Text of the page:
This is one of the off-line letters I got on the John D. MacDonald issue. I think it's an interesting way to end the discussion:
Well, I'm in my (late) thirties and I love JDM. But I
grew up with my Dad reading him and a lot of
westerns--L'Amour and Luke Short--so maybe I have JDM
appreciation in my DNA. (Sorry for all the
abbreviations.) Deep Blue Good-By, Dead Low Tide etc
are some of my favorites. And I love the social
commentary, even if it is a little dated. His
observations about human nature are not dated at all.
I think you're right that Leonard is the right writer
for these times--a little slick, a little quirky, a
little self-consciously hip. I tend to like his
westerns better these days, although some of his crime
novels--like Cat Chaser--are excellent of course.
Hope you are well. My novel hits the streets on
January 29th, so I'm getting excited.
David Jack Bell | http://www.davidjackbell.com
Ed here: Me, too, with the westerns. And his crime stuff up to and including Unknown Man Number 89, 52 Pick-Up and Ryan's Rules. My favorite Leonard flat out is Valdez Is Coming. Yes I'm a heretic and will burn in hell.
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I like JDM's standalone novels pretty well, especially Soft Touch which is brilliant. I've read only one Mcgee, Darker Than Amber, and thought it was awful. Not because it moved slowly just because it seemed half-hearted. Maybe I just picked the wrong one.
Leonard's long been my favorite author. i love both his westerns and his crime stuff--at least up until Glitz, whereafter I think his books became largely less focused or something. Less enjoyable for me anyway. Maybe too much wacky stuff. I'd say La Brava is my favorite of his crime novels and 40 Lashes Less One of his westerns. And by the way I'm 41 and a bigger fan of *classic* noir fiction than contemporary neo-noir. I don't find the old stuff slow at all. In fact quite the opposite. The best guys--Brewer, Braly, Day Keene, etc.--wrote uncluttered, staight-ahead prose that jets. mtm
I would hope that the younger more easily bored folks end up treating the James Pattersons and John Sandfords, etc. as appetizers and eventually move on to more meatier entrees. I can't read Patterson (too gimmicky) but I do read Sandford; it's almost like reading a Spider or Doc Savage book: quick and easy. But then I'll read more demanding and involving things. Leonard to me has always come off as too thin; easy to read, and I can appreciate what's there, but they're thin like a gentle rub as opposed to a deep tissue massage. They don't make as much an impression on me as I've always felt they should.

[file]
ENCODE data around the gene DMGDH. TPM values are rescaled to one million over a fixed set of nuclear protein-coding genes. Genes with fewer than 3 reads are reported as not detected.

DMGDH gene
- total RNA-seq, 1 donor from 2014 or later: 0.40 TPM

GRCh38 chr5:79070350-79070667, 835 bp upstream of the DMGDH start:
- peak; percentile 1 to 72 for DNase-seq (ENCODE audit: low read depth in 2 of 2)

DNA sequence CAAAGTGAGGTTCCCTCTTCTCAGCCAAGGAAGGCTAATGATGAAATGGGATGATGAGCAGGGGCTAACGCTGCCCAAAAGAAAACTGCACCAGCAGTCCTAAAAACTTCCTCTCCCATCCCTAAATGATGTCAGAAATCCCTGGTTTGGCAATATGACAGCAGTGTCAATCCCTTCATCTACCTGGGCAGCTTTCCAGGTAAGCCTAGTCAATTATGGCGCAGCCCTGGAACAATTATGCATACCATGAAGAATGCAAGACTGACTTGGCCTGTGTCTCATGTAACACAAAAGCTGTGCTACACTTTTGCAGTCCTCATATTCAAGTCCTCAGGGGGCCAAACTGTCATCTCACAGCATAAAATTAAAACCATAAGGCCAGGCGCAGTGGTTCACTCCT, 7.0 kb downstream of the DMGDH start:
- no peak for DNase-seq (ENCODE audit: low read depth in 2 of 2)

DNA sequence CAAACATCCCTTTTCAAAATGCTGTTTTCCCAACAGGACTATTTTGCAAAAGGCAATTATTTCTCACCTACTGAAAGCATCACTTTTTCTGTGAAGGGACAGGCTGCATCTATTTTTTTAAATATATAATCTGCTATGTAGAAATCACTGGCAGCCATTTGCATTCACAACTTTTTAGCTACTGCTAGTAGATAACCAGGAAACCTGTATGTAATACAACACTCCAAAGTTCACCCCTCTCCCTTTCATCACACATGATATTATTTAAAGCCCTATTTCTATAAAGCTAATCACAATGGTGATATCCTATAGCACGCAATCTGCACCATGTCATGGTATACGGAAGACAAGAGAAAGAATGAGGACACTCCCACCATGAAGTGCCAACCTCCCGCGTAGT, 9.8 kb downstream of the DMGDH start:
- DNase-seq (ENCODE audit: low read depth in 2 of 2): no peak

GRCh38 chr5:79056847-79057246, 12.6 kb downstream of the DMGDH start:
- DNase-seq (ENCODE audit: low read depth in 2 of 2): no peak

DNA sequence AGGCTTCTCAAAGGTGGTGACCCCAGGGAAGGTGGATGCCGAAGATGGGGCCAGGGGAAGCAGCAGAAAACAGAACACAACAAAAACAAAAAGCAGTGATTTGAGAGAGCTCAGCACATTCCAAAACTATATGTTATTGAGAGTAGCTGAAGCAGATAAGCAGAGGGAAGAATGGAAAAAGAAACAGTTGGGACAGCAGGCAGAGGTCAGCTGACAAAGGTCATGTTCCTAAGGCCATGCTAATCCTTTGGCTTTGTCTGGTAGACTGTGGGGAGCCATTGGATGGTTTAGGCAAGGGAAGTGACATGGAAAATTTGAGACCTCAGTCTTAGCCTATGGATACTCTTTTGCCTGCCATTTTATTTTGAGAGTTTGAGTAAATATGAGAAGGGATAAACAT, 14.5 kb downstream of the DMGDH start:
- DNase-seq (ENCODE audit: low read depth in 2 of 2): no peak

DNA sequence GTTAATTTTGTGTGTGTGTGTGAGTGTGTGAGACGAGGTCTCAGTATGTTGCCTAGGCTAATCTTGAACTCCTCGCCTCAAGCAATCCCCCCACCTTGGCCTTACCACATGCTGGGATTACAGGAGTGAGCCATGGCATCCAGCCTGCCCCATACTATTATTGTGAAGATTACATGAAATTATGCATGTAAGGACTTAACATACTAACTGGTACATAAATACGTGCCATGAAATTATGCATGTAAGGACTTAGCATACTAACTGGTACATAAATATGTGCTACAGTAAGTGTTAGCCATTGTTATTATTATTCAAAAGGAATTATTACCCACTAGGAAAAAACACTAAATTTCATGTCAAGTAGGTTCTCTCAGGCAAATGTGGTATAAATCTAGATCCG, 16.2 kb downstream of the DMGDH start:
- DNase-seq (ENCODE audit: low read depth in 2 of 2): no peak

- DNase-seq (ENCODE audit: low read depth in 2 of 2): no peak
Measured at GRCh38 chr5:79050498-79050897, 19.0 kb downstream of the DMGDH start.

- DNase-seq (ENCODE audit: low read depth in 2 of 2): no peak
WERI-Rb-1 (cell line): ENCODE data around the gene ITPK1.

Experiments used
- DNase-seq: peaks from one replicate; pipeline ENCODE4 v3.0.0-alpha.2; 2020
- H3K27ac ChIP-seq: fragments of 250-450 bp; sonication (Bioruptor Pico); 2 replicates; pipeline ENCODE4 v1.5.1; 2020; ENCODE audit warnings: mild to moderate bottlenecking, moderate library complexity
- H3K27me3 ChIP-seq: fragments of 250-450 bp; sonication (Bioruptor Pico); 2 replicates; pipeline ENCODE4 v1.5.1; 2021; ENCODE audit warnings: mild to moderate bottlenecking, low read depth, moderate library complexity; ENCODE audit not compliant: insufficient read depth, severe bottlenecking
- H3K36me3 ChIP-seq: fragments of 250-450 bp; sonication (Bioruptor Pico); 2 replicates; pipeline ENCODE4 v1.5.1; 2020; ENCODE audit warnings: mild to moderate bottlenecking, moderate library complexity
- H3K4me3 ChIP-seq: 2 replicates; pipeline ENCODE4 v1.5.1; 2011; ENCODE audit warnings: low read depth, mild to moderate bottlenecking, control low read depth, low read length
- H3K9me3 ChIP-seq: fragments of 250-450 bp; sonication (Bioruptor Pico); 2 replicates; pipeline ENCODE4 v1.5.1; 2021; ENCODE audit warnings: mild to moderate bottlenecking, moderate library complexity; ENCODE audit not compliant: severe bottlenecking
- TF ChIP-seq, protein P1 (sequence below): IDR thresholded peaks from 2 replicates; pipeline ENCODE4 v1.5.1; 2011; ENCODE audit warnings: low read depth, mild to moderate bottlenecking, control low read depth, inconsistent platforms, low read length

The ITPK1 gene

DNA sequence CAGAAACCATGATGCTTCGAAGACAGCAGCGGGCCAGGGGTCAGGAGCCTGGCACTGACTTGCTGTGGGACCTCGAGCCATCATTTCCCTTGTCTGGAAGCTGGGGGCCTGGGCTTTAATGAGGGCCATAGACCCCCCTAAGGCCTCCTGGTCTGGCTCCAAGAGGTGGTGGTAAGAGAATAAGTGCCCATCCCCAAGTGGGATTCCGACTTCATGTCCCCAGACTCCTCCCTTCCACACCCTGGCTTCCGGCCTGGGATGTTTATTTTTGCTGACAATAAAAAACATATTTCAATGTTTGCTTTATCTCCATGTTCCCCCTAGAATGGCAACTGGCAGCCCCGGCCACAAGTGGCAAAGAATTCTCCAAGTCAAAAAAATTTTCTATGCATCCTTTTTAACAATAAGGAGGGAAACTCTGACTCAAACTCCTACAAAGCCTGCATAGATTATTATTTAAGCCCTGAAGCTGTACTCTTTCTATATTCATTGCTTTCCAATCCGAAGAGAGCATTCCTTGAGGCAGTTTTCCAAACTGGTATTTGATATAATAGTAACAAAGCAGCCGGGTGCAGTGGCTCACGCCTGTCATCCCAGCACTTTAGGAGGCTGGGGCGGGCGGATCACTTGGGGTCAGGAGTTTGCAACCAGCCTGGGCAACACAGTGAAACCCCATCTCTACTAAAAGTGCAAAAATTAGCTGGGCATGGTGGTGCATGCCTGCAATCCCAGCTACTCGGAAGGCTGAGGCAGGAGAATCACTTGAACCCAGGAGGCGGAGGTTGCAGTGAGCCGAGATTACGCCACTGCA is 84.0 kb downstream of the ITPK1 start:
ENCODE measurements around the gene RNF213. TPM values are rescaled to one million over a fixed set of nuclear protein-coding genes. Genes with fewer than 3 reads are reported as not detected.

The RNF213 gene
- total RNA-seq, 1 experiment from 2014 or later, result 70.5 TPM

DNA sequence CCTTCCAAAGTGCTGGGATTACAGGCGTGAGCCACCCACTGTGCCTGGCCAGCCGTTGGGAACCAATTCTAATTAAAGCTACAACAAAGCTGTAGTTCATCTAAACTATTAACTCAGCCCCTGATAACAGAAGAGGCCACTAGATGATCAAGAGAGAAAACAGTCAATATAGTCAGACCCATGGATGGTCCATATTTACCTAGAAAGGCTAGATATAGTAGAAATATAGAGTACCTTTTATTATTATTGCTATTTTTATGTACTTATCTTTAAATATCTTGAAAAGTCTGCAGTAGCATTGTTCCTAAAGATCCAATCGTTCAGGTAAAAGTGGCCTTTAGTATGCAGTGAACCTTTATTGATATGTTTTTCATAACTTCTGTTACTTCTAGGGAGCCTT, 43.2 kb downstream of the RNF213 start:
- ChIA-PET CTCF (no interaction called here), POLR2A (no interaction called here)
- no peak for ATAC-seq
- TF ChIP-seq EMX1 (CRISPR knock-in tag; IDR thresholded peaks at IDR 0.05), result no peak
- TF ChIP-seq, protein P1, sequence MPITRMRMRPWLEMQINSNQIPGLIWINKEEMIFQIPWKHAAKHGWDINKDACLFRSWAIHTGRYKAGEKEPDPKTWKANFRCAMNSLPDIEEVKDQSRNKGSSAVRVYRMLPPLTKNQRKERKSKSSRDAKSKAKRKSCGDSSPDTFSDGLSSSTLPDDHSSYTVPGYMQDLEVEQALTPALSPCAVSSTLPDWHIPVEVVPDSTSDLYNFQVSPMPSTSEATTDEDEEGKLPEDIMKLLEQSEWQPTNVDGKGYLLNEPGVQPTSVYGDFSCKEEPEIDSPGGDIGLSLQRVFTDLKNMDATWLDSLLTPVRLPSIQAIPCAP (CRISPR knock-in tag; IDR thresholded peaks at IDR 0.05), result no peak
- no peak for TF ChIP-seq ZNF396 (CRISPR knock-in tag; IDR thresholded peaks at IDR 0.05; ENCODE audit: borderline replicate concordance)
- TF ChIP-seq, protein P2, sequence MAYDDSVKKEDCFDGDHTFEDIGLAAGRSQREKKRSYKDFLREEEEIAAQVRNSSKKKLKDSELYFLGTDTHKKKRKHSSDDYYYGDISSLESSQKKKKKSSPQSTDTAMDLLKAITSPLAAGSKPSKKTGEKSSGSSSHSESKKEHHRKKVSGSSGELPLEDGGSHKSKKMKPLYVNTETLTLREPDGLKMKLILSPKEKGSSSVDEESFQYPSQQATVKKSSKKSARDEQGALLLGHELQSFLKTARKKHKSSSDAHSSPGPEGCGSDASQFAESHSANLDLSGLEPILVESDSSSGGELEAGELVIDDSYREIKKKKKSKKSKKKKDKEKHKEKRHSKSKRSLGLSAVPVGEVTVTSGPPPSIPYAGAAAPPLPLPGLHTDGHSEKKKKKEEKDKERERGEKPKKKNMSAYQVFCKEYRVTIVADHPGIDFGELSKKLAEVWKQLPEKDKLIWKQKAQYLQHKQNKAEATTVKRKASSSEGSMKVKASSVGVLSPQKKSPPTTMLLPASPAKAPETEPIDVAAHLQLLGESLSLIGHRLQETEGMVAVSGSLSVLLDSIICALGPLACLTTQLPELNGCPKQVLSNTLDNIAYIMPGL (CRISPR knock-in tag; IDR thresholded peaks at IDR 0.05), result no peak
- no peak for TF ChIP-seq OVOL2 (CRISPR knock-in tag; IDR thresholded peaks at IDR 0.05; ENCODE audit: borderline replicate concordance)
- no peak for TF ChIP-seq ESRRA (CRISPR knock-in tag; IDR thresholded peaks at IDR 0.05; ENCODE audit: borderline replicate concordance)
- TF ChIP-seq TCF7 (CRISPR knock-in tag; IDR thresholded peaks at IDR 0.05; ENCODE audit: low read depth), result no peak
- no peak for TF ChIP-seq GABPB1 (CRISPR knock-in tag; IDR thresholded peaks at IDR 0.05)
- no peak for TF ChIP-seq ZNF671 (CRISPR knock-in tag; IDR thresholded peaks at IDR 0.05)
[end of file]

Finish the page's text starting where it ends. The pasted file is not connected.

Algis Budrys once suggested that Leonard was a bit less cartoonish than Donald Westlake...perhaps because I've mostly read latter-day Leonards, I've thought quite the opposite.
And I'm still waiting for the Leonard, and maybe even the Westlake, quite as good as JDM's THE EXECUTIONERS.
I'm with you on Valdez is Coming, Ed. Great stuff.
And of course I'm a JDM fan of long standing. I've read all his novels (including Weep for Me), and while there are a few misses, the hits far outnumber them.
There's also a quite interesting film version of VALDEZ, starring of all people Burt Lancaster. It's a rugged as hell film, and has a fairly reserved performance by Lancaster. One of those funky early 70s westerns that at least tries for a Sergio Leone hipness.
Folks who haven't read Leonard in a while might enjoy his two recent outings, THE HOT KID and its sequel UP IN HONEY'S ROOM. THK is a nice fusion of his westerns and crime novels, taking place in the early 20th Century, following a young FBI agent across the lawless plains.
UIHR is an almost George Higgins-type of novel told 90% in dialogue, following some of the same characters into the early 40s as they chase escaped Nazis around Detroit. Pretty off the wall, even for Leonard, but a lot of fun
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